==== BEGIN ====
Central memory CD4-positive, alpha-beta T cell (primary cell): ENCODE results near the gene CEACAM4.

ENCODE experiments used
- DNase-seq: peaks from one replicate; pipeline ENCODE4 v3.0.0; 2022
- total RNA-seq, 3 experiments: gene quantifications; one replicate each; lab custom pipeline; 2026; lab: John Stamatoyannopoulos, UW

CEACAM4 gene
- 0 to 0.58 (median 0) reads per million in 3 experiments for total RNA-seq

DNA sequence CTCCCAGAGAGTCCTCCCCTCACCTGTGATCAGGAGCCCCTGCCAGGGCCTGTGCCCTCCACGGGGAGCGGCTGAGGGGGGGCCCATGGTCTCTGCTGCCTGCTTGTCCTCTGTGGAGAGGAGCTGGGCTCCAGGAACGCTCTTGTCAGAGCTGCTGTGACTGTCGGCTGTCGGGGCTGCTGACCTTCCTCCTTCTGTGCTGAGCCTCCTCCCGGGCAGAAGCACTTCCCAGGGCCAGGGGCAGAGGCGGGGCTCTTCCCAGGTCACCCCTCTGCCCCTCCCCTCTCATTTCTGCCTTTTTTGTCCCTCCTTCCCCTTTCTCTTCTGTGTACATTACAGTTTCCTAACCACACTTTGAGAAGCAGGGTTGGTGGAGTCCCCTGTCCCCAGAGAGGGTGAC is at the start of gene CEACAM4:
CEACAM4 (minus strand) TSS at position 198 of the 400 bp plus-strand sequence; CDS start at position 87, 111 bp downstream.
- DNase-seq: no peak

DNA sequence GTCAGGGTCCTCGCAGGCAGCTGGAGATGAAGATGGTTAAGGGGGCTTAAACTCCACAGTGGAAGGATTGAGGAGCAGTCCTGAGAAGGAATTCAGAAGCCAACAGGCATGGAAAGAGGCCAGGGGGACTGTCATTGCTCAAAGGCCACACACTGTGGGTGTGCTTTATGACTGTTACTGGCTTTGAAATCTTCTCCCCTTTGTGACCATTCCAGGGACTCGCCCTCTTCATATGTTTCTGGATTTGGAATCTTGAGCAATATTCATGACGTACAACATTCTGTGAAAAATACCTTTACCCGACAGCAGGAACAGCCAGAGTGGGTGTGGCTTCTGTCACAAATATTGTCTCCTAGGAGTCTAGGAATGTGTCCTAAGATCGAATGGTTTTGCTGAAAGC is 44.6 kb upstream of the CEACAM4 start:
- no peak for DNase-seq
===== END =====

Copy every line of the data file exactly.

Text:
Central memory CD4-positive, alpha-beta T cell (primary cell): ENCODE results near the gene CEACAM4.

ENCODE experiments used
- DNase-seq: peaks from one replicate; pipeline ENCODE4 v3.0.0; 2022
- total RNA-seq, 3 experiments: gene quantifications; one replicate each; lab custom pipeline; 2026; lab: John Stamatoyannopoulos, UW

CEACAM4 gene
- 0 to 0.58 (median 0) reads per million in 3 experiments for total RNA-seq

DNA sequence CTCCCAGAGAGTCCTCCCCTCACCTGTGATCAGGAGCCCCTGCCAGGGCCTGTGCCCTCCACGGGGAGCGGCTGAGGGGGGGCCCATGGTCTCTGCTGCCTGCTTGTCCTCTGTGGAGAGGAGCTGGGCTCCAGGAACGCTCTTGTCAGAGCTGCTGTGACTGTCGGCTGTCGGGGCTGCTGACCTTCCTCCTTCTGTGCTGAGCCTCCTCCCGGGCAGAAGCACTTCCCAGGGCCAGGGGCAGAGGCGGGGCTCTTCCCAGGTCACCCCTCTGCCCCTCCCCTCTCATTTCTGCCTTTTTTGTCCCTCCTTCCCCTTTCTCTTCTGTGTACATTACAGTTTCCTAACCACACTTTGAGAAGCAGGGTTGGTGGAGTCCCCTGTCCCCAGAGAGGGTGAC is at the start of gene CEACAM4:
CEACAM4 (minus strand) TSS at position 198 of the 400 bp plus-strand sequence; CDS start at position 87, 111 bp downstream.
- DNase-seq: no peak

DNA sequence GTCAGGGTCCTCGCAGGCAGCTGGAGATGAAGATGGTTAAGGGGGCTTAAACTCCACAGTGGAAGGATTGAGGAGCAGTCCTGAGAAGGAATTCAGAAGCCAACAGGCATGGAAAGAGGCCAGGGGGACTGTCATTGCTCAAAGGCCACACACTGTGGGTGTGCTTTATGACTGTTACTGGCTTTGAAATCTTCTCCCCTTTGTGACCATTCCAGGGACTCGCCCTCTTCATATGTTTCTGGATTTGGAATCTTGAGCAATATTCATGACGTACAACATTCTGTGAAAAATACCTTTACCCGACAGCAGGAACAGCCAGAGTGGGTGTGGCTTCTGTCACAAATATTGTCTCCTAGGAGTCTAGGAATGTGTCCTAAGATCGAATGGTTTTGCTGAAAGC is 44.6 kb upstream of the CEACAM4 start:
- no peak for DNase-seq